Year: 2017
Director(s): Christian Papierniak
Writer(s): Christian Papierniak
Region of Origin: US

Rating: n/a
Digital, Color, 86 mins

Synopsis: A woman at rock bottom must find her way across Los Angeles in order to crash her ex-boyfriend’s engagement party. (Source)

Can you really argue with a film called Izzy Gets the Fuck Across Town? True to form, Christian Papierniak’s directorial debut is loud, fast and catchy, playing out like your favorite punk rock mixtape and easily living up to its title. Taking a smart premise, this is a rowdy, at-all-costs jaunt through Los Angeles, a rapid-fire odyssey through the city’s lost souls and the stories that get lost by the wayside. Like a bull barreling straight towards its target, Papierniak’s film is untethered by its simplicity, knowing exactly what it wants to be while still managing to throw in a few surprises along the way. Killer tunes, cut-and-paste chapter titles and a fierce performance from Mackenzie Davis make this unmissable, especially if you like your films to hit hard and get straight to the point.

After waking up in a stranger’s bed, a wayward Instagram post rocks Izzy (Mackenzie Davis) with a stunning revelation: her ex-boyfriend and ex-best friend are getting hitched. Of course, there’s no way that this’ll go down without Izzy having her say – the only problem is, she doesn’t have any money and her car’s in the shop. Down on her luck and basically at rock bottom, Izzy’s got just five hours to get from one side of town to the other, and she’ll stop at nothing to get there. Along the way, old wounds will be ripped open, and a cavalcade of larger-than-life characters will help the desperate soul confront some hard truths.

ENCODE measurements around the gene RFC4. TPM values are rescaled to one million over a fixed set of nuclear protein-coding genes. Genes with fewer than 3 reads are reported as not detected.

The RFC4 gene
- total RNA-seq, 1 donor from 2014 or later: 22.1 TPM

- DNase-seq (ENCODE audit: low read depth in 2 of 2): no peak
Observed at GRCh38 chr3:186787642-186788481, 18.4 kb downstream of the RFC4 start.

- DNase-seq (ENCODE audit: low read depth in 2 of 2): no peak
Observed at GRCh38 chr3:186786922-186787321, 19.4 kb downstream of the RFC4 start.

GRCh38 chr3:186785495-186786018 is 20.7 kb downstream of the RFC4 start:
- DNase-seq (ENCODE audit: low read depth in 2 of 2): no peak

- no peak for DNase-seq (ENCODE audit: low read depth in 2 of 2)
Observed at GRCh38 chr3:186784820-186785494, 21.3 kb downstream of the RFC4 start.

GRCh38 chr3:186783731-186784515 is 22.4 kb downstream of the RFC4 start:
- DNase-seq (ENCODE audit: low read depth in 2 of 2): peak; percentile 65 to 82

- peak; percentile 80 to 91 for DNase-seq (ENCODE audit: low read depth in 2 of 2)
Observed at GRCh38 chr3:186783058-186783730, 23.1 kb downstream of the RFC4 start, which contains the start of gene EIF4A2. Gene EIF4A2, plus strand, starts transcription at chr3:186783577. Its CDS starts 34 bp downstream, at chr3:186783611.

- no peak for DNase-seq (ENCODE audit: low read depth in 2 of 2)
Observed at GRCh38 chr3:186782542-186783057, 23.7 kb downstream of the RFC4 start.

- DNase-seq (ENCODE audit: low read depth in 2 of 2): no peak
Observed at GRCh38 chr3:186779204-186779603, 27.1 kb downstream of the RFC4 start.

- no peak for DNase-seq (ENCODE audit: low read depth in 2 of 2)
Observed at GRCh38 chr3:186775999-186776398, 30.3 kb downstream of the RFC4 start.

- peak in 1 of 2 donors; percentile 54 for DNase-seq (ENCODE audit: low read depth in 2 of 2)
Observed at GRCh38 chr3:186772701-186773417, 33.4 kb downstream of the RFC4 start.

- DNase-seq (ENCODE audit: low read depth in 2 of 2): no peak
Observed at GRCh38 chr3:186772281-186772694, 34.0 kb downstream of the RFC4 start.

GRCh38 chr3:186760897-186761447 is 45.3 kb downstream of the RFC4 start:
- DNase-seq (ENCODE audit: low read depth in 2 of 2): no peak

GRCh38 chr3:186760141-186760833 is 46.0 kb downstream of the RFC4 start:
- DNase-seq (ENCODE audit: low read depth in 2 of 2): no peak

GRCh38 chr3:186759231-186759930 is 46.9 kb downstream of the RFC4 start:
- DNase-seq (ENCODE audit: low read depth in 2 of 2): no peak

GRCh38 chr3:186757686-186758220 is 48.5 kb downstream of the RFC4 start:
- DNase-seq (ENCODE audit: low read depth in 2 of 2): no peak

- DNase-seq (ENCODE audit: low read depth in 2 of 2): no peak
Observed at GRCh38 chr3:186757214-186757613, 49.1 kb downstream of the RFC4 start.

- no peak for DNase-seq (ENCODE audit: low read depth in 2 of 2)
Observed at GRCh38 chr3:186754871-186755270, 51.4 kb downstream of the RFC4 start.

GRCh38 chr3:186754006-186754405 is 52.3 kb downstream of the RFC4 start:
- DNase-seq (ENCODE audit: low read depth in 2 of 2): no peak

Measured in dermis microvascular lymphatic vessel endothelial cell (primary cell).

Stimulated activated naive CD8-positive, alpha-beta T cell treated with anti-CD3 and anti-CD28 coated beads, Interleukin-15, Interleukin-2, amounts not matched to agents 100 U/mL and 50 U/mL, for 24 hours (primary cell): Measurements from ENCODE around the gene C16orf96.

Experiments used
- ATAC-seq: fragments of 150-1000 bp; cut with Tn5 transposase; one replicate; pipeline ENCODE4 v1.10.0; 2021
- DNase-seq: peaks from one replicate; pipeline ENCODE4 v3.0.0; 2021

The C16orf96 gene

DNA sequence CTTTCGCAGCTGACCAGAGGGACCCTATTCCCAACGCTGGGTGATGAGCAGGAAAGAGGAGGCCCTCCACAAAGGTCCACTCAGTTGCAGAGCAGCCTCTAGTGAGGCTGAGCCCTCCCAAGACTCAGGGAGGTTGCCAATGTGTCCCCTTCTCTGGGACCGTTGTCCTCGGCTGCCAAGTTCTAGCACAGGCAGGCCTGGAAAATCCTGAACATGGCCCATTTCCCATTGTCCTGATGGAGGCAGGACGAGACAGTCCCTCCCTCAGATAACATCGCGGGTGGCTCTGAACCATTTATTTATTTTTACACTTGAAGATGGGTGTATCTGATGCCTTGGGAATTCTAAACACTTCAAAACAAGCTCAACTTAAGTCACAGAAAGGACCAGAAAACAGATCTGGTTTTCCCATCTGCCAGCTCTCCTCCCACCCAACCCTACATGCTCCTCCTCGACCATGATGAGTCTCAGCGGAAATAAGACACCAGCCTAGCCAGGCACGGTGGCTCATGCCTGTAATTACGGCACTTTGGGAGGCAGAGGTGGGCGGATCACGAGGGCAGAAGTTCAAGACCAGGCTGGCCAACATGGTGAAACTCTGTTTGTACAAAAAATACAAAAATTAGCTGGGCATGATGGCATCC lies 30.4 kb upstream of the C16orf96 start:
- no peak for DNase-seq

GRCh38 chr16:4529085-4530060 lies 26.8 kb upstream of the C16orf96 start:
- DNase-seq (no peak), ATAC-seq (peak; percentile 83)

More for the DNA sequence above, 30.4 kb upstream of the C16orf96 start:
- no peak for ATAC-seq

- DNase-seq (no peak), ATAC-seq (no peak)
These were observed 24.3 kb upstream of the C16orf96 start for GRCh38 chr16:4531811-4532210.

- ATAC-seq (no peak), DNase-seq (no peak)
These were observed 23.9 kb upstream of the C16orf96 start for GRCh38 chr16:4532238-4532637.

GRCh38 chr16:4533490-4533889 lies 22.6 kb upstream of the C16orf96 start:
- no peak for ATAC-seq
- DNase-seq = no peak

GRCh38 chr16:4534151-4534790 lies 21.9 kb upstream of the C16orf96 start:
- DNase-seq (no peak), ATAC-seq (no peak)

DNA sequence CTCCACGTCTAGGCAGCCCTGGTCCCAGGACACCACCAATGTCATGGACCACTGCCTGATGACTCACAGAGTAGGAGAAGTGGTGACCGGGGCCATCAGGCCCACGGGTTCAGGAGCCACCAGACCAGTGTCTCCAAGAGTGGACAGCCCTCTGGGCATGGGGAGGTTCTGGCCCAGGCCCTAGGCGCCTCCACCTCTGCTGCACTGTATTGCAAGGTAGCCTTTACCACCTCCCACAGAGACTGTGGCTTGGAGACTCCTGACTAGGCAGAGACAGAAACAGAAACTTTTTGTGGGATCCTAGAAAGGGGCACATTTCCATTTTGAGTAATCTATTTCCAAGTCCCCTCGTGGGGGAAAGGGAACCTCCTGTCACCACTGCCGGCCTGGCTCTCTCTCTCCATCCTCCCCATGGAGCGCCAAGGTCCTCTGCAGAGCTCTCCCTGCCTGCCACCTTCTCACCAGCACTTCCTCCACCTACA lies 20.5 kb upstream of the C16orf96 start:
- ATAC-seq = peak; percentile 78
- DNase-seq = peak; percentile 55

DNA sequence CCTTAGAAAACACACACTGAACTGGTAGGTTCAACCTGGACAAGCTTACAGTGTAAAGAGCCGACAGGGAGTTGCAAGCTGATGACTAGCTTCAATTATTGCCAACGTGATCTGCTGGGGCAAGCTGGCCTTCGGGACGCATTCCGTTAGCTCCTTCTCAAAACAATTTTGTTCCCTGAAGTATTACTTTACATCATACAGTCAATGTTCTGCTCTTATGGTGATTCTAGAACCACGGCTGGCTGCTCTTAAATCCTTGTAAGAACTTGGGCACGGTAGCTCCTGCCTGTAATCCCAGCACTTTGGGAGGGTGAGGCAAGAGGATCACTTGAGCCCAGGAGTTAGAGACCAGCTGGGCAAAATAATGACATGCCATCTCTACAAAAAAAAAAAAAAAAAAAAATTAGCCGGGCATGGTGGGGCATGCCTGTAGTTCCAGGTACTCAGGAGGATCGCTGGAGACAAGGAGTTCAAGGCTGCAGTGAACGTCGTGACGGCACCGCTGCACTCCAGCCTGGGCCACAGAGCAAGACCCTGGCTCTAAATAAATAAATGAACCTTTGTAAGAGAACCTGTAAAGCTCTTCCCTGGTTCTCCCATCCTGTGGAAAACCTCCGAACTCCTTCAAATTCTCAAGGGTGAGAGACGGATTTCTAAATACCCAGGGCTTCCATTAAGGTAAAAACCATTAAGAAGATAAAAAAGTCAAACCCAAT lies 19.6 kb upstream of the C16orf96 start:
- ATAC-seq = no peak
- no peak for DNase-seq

What makes Papierniak’s film so fun is that, like it’s main character, it’s a ticking time bomb just waiting to explode. From minute to minute, things are loose and unpredictable, a chaotic trainwreck we can’t help but remained glued to. Papierniak tells his story with a strong sense of visual style, with editing that splices screens and dream sequences that look like album covers. Through it all, Papierniak contrasts the kinetic energy of his plot with a character who is emotionally and psychological stunted – a sobering revelation that illustrates how perpetual movement isn’t always progress, and that happiness is hard to find when we’re looking in the wrong place. As a misadventure with mounting stakes and colorful characters, there’s never a dull moment, replete with surprisingly poignant interludes between the chase, an impromptu Heavens to Betsy cover and a heroine who is as flawed as the rest of us, learning the hard way that she’s taking the long way around.

Anchoring everything, Mackenzie Davis is a force of nature. As Izzy, Davis turns in a neurotic performance that is too painful and relatable to look away from. Davis embodies the idea of betrayal and hurt, but also a resilience that’s hard to shake – she’s also really charismatic despite her perpetually frenzied state. The ensemble of characters behind Davis is impressive too – Carrie Coon, Haley Joel Osment, Alia Shawkat, Lakeith Stanfield Annie Potts, Brandon T. Jackson and others – there are too many to list, but everyone brings a distinct, indispensable flavor to an already gleefully chaotic story.

Izzy Gets the Fuck Across Town is an explosion of punk ethos and an odyssey about finding our true self. It flies by, barely taking time to catch its breath, kicking and screaming all the way to its cathartic end. At its heart, the film evokes the raw energy of your favorite four-chord anthem, messy and raw, yet lined with genuine hooks and a rhythm that makes you want to stand up and dance.